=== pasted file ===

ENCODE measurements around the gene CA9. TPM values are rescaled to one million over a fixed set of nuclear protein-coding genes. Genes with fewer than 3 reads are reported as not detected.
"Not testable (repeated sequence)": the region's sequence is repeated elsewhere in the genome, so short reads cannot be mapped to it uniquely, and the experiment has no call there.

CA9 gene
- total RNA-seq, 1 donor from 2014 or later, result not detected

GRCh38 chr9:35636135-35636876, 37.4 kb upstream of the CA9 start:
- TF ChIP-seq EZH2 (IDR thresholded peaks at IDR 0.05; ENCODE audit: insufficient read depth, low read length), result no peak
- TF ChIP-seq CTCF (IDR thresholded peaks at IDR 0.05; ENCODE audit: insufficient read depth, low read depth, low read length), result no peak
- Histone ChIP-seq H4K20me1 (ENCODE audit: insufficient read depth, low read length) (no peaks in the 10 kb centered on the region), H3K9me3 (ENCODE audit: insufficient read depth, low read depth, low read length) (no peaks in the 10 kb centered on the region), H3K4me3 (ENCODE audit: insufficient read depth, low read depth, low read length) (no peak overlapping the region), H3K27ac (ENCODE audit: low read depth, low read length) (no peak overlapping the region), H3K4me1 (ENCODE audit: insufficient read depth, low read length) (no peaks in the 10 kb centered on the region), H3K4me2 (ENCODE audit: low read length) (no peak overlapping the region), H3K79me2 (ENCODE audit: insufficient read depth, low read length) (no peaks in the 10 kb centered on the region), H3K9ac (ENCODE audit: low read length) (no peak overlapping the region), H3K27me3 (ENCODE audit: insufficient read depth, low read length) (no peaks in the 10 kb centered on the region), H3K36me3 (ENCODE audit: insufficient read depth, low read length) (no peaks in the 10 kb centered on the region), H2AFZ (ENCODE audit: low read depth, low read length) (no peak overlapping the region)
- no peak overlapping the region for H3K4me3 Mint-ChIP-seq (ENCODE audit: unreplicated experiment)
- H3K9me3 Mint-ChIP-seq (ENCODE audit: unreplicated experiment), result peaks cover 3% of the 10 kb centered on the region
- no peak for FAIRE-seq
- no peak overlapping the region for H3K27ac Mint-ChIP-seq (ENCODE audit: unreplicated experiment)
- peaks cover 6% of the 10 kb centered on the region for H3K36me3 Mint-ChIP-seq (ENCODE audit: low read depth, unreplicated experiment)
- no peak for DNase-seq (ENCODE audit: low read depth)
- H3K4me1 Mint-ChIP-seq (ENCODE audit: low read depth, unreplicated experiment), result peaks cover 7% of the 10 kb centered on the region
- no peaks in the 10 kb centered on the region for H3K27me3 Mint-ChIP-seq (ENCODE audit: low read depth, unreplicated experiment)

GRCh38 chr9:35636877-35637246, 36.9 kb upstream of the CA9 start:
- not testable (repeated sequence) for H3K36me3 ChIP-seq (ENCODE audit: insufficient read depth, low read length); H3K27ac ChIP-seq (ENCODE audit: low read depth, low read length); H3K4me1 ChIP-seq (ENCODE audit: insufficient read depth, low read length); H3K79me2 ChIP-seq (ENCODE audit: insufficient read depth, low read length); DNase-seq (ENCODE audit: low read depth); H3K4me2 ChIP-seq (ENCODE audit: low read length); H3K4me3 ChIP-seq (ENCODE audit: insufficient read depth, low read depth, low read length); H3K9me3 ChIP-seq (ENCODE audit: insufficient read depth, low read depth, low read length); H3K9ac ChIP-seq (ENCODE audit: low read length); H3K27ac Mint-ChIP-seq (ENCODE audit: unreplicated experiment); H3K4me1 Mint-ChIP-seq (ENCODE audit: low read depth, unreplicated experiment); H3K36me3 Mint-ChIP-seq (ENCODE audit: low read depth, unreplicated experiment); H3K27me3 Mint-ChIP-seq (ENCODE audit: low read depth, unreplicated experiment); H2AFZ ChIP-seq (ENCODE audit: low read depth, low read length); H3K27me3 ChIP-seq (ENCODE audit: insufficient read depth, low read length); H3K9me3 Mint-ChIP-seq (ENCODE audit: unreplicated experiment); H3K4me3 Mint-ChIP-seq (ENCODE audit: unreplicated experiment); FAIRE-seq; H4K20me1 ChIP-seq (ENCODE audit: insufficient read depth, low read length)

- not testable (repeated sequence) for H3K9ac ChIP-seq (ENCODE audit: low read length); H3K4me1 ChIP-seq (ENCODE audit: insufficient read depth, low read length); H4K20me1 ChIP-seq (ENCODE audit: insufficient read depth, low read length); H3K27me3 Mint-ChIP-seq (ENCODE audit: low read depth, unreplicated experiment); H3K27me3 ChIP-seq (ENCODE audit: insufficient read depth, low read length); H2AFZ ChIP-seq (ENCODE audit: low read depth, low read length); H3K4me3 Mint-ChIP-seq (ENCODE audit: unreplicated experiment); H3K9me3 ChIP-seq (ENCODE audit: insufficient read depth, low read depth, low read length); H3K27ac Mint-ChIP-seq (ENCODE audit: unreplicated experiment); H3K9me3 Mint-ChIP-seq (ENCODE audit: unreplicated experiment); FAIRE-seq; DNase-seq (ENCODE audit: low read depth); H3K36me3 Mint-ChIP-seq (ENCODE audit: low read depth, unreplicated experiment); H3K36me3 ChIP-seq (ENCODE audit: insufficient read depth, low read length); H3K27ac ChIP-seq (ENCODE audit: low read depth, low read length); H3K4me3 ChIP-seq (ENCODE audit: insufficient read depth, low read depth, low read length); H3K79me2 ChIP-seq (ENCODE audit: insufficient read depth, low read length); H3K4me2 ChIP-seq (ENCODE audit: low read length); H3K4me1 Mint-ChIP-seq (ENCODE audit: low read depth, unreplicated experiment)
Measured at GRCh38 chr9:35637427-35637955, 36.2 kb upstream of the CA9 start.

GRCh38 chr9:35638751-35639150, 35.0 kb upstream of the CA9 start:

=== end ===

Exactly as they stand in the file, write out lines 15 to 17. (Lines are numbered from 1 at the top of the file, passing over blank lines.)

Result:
- H3K4me1 Mint-ChIP-seq (ENCODE audit: low read depth, unreplicated experiment), result peaks cover 7% of the 10 kb centered on the region
- no peaks in the 10 kb centered on the region for H3K27me3 Mint-ChIP-seq (ENCODE audit: low read depth, unreplicated experiment)

GRCh38 chr9:35636877-35637246, 36.9 kb upstream of the CA9 start: